Predominantly Muslim provinces in the Philippines
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Predominantly Muslim provinces in the Philippines

by Jillian CariolaPublished: July 16, 2015Updated: September 29, 2015

Have a look at the unique characteristics of Philippine provinces where majority of the people are Muslims.


According to an estimate from the National Commission on Muslim Filipinos in 2012, there are around 11,000,000 Muslim Filipinos in the country, comprising approximately 11% of the Philippine population. Although Metro Manila and SOCCSKSARGEN both have large Muslim communities (numbering about 1.1 and 2.1 million, respectively), the region with the greatest proportion of Muslim population is the Autonomous Region of Muslim Mindanao (ARMM), where about 3 million Muslim Filipinos reside or 95% of the region’s total population.

The only region with its own de facto government, ARMM is composed of five provinces: Basilan (except its capital Isabela City), Lanao del Sur, Maguindanao, Sulu, and Tawi-Tawi. ARMM’s recognized regional center is Cotabato City.

Here are a few basic facts about the geography, livelihood, and tourism of these provinces.

Located south of the Zamboanga Peninsula, Basilan is the largest and northernmost of the major islands of the Sulu Archipelago. The province is 65% Muslim, and is home to two predominantly Muslim ethnic groups: the Yakans and the Tausugs. A third-class province, Basilan’s economy mainly relies on agriculture, and its major products include coconut, rubber, coffee, rice, and cassava. Some of its most famous tourist sites are the Santa Isabel Cathedral, the Calvario Peak, the Panigayan fishing village, the Sumagdang Beach, and the waterfalls of the Kumalarang River.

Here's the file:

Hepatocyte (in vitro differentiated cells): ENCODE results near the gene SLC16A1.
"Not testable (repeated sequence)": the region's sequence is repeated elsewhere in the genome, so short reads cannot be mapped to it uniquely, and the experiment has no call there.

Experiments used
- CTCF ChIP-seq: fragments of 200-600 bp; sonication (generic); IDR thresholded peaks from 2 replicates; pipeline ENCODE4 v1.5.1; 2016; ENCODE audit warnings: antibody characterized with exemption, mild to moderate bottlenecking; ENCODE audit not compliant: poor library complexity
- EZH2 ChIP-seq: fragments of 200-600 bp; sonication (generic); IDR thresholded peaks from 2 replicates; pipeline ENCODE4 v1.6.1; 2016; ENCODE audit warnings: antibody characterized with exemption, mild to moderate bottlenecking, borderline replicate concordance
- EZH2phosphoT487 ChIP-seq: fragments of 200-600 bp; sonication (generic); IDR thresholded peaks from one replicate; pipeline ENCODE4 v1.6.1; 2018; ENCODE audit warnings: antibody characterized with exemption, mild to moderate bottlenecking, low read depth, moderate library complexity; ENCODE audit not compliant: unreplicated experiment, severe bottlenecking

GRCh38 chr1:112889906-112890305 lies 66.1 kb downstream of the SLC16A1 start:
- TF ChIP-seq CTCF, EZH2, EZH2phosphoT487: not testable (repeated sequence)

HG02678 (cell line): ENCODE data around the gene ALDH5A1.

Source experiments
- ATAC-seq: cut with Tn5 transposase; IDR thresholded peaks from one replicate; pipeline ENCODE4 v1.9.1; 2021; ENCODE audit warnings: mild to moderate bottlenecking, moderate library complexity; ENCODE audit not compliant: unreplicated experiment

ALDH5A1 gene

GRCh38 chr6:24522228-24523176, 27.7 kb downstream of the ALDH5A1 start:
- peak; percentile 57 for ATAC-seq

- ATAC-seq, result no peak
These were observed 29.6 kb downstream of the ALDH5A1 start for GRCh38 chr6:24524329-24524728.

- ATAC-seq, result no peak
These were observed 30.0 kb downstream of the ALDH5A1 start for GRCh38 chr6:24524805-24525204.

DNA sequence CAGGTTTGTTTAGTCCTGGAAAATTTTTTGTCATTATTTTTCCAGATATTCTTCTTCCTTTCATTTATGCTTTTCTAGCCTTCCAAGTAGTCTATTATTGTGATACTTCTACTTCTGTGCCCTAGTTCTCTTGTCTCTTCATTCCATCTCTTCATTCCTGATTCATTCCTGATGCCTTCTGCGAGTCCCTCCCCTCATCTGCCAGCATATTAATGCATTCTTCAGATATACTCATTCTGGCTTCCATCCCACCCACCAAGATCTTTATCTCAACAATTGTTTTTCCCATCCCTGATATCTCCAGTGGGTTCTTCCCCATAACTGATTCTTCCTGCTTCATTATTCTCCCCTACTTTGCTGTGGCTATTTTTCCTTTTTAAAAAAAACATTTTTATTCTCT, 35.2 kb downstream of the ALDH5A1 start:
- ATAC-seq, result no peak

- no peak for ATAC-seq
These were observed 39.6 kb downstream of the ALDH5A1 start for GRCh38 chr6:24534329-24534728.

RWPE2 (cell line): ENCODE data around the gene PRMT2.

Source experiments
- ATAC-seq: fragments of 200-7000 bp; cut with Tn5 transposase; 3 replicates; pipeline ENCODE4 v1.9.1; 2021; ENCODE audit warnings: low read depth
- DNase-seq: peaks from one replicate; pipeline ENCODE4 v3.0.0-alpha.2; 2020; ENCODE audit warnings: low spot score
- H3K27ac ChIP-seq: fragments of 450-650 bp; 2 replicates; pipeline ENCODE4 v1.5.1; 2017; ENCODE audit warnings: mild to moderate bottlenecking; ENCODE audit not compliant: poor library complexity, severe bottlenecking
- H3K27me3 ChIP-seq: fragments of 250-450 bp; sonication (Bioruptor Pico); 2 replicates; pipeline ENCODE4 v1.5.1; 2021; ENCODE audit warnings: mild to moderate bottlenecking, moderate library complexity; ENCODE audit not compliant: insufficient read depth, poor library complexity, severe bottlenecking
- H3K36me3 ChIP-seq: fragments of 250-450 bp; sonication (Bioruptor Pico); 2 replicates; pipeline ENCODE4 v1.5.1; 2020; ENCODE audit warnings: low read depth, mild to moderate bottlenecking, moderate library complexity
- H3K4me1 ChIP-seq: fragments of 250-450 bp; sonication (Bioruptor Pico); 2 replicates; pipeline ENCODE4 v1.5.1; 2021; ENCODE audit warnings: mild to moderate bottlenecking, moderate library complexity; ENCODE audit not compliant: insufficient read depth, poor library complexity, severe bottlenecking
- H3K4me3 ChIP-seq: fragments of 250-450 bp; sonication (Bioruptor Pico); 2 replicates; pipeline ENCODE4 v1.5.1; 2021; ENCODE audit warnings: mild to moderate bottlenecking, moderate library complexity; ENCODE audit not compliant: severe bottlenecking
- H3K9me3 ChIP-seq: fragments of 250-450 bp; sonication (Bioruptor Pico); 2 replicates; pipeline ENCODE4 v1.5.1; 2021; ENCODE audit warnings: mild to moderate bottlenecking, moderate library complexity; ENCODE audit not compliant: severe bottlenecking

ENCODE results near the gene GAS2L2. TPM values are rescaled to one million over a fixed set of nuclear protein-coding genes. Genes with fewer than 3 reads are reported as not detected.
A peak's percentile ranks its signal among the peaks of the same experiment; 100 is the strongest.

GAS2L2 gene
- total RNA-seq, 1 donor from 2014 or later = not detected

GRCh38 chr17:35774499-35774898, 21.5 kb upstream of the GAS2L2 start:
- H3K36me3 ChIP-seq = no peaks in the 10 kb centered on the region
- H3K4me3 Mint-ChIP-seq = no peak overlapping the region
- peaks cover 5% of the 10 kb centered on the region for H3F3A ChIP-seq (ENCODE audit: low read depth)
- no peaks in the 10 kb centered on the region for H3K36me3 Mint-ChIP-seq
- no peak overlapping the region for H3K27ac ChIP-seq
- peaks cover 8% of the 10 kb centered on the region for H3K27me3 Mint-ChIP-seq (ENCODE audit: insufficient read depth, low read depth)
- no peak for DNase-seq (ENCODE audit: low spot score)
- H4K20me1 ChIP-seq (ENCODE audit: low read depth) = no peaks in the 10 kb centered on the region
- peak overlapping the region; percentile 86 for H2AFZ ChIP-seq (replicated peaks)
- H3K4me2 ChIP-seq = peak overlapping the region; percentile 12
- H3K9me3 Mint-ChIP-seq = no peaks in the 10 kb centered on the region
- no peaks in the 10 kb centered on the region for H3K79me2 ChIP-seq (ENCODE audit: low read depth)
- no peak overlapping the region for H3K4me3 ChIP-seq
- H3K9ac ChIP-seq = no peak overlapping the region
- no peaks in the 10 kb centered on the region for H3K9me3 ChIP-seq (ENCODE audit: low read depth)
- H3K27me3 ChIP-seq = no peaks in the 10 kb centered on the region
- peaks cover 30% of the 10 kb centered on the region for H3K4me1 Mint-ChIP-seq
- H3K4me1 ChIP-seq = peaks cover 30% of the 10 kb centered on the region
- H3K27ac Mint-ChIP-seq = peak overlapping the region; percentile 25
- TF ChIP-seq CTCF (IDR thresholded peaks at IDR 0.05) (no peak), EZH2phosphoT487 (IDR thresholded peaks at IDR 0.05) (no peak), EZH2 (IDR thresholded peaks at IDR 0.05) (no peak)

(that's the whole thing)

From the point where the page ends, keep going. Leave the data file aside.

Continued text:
Lanao del Sur
Lanao del Sur is surrounded by Lanao del Norte, Bukidnon, Maguindanao, and Cotabato; Marawi City is its capital. Ninety-one percent of its population practices Islam, and the majority of its people belong to the Maranao ethnic group. Lanao del Sur is home to the Lanao Lake, the largest lake in Mindanao, as well as the Islamic Center of the Philippines, the country’s largest dome.

The province of Maguindanao, its capital being Shariff Aguak, is surrounded by Lanao del Sur, Cotabato, and Sultan Kudarat. Sixty-four percent of the province’s population is Muslim, a great majority of which belongs to the Maguindanao ethnic group. Some of the attractions the province is most famous for are the Bongo diving spot—a marine sanctuary in Parang—and the Benolen hot spring. The province also boasts various caves and waterfalls. Its main products include coconut, corn, mango, and rice, and the province is also known for wood carving, basket weaving, and malong weaving.

Sulu is an archipelago province located between Basilan and Tawi-Tawi; its capital is Jolo. Ninety-seven percent of Sulu’s population is Muslim, and the majority belongs to the Tausug ethno-linguistic group. Agriculture is the main driver of the province’s economy, although it is also known for making boats, bladed weapons, and bronze and brassware.

The Philippines’ southernmost province, Tawi-Tawi shares maritime borders with Malaysia and Indonesia. Ninety-six percent of its population is Muslim, the majority from the Sama ethno-linguistic group. The main livelihood of the province involves agriculture, fishing, and agar-agar farming.

Tawi-Tawi is home to the oldest mosque in the Philippines, the Sheik Makdum Mosque. It is also where you’ll find Sitangkai, dubbed the “Venice of the Philippines,” where houses stand on stilts and boats are the main mode of transportation.

Cotabato City
Although Cotabato City is outside the ARMM jurisdiction and is actually part of SOCCSKSARGEN, it is considered the regional capital of ARMM. The majority of the city’s residents are Maguindanaoan at 61%, and 70% of the city’s inhabitants are Muslims.

Although the city’s economy declined during the 1970s, it is rapidly recovering. It is now a thriving tourist destination, and its most popular attraction is the Rio Grande de Mindanao, the country’s second largest river system where water sports and boat racing are held regularly. Other places of interest include the Sultan Hassanal Bolkiah Masjid—the country’s largest mosque, which reportedly cost $48 million to build—and the Kutawato Caves.

Aside from the provinces in the ARMM region, other locations with large Muslim communities are North Cotabato, Sultan Kudarat, Zamboanga City, Palawan, South Cotabato, and the Davao provinces.


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